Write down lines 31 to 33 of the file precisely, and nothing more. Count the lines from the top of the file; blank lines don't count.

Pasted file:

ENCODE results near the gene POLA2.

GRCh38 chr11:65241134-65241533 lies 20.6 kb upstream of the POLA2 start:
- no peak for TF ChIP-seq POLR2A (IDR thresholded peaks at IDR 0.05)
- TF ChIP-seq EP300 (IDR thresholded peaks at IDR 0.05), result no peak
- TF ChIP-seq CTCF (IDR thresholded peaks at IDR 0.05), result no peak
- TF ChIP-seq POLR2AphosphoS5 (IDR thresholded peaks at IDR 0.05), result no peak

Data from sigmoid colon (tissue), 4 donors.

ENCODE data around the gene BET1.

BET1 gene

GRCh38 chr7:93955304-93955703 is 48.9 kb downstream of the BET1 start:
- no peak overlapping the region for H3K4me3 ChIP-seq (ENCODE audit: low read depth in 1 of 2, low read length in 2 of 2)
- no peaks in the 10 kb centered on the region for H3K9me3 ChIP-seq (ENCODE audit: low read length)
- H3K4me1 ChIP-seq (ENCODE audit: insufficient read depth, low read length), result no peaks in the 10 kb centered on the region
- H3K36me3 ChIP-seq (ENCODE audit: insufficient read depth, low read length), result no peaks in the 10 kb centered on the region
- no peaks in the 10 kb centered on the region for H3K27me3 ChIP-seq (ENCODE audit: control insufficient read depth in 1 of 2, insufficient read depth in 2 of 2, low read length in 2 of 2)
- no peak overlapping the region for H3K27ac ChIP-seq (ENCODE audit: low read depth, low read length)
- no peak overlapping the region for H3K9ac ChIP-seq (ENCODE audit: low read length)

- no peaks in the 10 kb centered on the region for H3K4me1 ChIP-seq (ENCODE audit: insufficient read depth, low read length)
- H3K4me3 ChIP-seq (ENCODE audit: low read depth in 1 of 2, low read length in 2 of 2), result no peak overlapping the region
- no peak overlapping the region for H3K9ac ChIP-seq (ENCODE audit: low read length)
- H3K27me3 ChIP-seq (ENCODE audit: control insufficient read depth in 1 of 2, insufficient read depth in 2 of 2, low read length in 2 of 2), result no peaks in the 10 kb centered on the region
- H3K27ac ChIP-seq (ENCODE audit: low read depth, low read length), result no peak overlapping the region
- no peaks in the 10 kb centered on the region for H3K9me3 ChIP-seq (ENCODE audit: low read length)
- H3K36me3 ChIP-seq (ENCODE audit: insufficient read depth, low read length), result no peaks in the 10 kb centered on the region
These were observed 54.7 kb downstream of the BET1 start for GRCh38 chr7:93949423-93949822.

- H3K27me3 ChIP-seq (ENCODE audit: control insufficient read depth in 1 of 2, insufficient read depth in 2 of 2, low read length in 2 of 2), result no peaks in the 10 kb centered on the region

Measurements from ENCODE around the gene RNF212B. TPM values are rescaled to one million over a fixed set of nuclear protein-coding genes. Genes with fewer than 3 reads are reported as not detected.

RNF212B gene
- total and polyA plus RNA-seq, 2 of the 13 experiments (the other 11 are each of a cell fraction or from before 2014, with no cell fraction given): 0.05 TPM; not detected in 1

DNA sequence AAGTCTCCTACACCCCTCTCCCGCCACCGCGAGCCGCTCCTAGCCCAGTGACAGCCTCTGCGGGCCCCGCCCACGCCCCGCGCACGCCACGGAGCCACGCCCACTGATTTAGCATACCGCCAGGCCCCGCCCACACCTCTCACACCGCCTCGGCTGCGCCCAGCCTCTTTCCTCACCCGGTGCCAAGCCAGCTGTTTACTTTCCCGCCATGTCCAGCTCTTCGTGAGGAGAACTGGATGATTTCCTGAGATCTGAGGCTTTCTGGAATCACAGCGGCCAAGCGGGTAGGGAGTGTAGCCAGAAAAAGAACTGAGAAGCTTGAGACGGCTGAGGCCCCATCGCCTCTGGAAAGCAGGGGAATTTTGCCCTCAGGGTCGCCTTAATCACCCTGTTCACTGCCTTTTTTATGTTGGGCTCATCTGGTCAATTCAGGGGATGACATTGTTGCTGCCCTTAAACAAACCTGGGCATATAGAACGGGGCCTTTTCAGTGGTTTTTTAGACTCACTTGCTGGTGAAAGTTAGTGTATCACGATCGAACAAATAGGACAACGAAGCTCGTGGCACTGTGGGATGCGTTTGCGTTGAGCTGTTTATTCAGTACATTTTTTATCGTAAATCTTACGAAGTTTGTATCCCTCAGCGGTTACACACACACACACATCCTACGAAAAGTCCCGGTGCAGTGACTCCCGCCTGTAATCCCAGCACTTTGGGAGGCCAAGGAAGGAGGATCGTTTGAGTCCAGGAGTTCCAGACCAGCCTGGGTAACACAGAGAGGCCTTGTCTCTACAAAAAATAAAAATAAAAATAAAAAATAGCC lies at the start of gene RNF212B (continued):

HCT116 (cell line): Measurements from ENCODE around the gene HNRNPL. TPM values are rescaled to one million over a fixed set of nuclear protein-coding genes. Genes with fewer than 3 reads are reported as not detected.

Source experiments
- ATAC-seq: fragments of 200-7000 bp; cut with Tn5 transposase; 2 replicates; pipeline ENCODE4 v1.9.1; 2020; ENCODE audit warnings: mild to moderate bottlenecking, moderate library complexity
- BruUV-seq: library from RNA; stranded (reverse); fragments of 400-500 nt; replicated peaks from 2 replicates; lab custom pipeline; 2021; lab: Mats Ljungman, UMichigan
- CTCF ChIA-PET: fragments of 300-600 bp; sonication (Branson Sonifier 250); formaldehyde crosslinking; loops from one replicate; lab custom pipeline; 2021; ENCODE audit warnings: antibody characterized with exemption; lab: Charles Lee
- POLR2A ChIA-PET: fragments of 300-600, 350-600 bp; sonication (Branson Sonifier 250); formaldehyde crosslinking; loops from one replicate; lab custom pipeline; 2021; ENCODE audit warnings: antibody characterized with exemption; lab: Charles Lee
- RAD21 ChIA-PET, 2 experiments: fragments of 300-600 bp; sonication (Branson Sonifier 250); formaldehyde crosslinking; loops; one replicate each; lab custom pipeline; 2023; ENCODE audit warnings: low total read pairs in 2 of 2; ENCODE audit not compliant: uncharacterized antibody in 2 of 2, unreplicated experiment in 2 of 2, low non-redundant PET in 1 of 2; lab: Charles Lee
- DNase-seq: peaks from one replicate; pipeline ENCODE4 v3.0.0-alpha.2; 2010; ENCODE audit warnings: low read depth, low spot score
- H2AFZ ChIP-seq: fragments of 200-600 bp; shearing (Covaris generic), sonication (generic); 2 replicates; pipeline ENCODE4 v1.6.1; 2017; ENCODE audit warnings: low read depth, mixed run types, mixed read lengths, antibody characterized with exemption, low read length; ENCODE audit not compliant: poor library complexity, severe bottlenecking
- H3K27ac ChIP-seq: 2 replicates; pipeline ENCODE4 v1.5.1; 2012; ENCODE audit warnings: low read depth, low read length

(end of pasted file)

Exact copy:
HCT116 (cell line): Measurements from ENCODE around the gene HNRNPL. TPM values are rescaled to one million over a fixed set of nuclear protein-coding genes. Genes with fewer than 3 reads are reported as not detected.

Source experiments
- ATAC-seq: fragments of 200-7000 bp; cut with Tn5 transposase; 2 replicates; pipeline ENCODE4 v1.9.1; 2020; ENCODE audit warnings: mild to moderate bottlenecking, moderate library complexity